It’s not everyday you learn about a pivotal American historical figure who was previously unknown. But on Thursday morning, when an email from author Andrew Schiff turned up in my inbox, I knew I had to learn more.
Schiff alerted me to his soon-to-be-release biography about Henry Chadwick. Who is Chadwick, you ask? Only the man who invented sports journalism, was the originator of baseball stats, and chairman of the rules committee. How could my education, both as a Red Sox fan and a journalist, be complete without having ever heard of Chadwick? Was this the sort of thing I missed by skipping j-school?
Thankfully, Schiff wrote the book (The Father of Baseball: The Life of Henry Chadwick, hitting shelves October 26), and I can just read it. The author tracked Chadwick’s life by contacting the New York Public Library, the Baseball Hall of Fame, the Society for American Baseball Research, the University of London, and countless other sources.
We constantly hear journalists complain about struggling to find stories (I know I did), but Schiff turned his fascination with a name he first heard when he was eighteen years old into an excellent book. If there’s a better way to find source material, I’m not sure what it is.
During one scene of Coming to America, the reality TV show starring Victoria Beckham, the former Spice Girl sees an unflattering portrait of herself on Perez Hilton. Instead of sitting around whining about it, she gets in her car (hair stylist in tow) and confronts the blogger at his coffeshop/office. She and Hilton get along famously, and Beckham leaves when the blogging star replaces the offending picture with one in which she’s wearing a crown.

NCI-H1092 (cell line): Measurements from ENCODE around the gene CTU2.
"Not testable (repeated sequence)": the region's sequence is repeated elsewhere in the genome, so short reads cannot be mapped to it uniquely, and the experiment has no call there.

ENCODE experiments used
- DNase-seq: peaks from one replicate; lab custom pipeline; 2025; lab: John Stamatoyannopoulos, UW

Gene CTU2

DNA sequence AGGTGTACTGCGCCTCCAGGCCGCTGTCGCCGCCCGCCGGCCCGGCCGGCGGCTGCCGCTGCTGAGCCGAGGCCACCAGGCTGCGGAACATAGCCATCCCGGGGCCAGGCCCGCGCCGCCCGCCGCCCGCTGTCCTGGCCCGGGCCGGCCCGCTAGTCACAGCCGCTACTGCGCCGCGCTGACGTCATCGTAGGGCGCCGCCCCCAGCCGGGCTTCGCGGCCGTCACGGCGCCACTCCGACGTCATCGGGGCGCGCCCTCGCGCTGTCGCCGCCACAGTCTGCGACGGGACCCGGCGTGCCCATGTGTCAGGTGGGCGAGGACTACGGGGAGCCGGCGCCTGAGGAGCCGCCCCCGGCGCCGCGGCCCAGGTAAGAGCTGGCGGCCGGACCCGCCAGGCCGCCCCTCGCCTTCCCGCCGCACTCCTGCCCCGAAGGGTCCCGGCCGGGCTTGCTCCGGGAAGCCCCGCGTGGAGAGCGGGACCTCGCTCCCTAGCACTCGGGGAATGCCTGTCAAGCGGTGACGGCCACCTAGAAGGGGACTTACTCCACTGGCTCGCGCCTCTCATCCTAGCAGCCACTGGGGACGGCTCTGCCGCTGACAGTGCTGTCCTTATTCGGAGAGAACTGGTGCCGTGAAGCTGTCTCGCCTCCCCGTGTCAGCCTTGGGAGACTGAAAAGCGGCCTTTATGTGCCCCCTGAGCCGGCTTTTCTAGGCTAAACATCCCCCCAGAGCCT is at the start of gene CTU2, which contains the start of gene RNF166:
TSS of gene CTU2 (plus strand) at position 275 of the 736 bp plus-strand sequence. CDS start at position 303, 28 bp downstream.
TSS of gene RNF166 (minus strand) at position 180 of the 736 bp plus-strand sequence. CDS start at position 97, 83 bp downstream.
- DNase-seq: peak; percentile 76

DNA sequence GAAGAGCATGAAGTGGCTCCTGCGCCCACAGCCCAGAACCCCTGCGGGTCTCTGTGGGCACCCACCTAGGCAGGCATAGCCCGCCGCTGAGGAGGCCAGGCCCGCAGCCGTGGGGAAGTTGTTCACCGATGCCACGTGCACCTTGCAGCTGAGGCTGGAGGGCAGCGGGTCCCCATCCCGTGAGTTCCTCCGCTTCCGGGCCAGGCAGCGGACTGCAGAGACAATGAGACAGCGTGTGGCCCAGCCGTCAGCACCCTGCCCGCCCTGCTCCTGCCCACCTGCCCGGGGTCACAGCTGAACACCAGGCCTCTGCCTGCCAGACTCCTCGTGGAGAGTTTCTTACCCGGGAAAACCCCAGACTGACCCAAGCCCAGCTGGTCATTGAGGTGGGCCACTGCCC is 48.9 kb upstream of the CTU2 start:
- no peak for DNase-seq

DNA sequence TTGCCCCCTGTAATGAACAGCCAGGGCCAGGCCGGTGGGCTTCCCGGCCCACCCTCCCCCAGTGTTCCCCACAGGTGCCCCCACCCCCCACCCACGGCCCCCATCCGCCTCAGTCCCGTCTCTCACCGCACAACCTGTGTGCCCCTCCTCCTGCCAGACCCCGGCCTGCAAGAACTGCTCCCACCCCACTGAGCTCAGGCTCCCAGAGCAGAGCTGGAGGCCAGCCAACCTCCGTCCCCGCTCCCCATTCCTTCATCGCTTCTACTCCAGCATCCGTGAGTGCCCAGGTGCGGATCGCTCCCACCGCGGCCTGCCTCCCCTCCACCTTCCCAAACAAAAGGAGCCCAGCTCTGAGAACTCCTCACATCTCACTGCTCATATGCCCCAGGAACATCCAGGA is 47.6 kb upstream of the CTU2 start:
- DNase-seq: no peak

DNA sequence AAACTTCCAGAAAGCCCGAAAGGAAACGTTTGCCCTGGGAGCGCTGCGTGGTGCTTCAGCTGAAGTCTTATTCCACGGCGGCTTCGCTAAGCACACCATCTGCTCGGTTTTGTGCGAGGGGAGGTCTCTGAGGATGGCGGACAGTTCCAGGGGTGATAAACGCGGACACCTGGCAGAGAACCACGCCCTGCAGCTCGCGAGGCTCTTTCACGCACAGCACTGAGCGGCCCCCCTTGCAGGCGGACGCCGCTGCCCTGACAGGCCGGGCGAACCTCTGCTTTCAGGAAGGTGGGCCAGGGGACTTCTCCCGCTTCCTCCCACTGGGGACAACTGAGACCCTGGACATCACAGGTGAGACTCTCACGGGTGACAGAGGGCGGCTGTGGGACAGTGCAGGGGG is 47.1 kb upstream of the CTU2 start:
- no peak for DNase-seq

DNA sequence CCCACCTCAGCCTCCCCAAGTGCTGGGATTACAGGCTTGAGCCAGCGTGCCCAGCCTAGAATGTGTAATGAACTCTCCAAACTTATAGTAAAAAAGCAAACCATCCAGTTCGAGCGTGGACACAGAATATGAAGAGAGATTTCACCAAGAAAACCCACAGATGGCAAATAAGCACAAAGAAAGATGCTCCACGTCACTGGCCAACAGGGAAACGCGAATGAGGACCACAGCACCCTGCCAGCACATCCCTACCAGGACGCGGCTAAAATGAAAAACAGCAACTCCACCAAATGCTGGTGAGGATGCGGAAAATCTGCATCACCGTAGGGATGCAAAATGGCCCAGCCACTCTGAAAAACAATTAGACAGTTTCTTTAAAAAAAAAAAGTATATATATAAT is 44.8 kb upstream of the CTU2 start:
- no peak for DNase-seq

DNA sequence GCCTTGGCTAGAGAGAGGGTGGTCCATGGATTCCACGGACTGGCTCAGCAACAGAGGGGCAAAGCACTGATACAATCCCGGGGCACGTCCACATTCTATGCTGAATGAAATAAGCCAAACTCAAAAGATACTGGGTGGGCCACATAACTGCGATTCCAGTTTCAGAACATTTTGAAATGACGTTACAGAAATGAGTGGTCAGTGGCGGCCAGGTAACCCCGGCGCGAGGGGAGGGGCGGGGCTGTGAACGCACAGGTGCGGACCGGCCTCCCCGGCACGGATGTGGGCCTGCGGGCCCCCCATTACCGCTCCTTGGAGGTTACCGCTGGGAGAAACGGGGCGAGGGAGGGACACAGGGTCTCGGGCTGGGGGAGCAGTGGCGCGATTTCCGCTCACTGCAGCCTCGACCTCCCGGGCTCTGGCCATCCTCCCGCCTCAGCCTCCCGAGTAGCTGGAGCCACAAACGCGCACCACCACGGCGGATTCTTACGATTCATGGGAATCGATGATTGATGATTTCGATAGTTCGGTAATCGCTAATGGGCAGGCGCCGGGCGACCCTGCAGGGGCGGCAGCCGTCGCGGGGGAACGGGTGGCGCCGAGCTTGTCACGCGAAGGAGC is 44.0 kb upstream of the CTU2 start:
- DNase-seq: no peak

This is the kind of take-charge attitude that mediabistro.com CEO Laurel Touby and hundreds of other executives and managers around the country would love. Beckham doesn’t attack Hilton, she simply asks him why he posted what he did. She’s respectful yet forceful, reasonable yet in charge, and Hilton responds. Her behaviour (spelling in her honour) provides an excellent lesson when dealing with editors. If you feel slighted, confront him or her and explain your feelings honestly and plainly. They will respond accordingly, and you’ll stand a greater chance of working with them in the future. We all make mistakes (yes, even us infallible editors), but bitching and moaning about them helps no one. Explain your position and act accordingly. If this tactic swayed the Queen of All Media, it will work for you too.
In the end, Live Earth probably won’t save the world. But don’t say the media didn’t try to help. Just look at all the coverage we gave the shows before they even happened.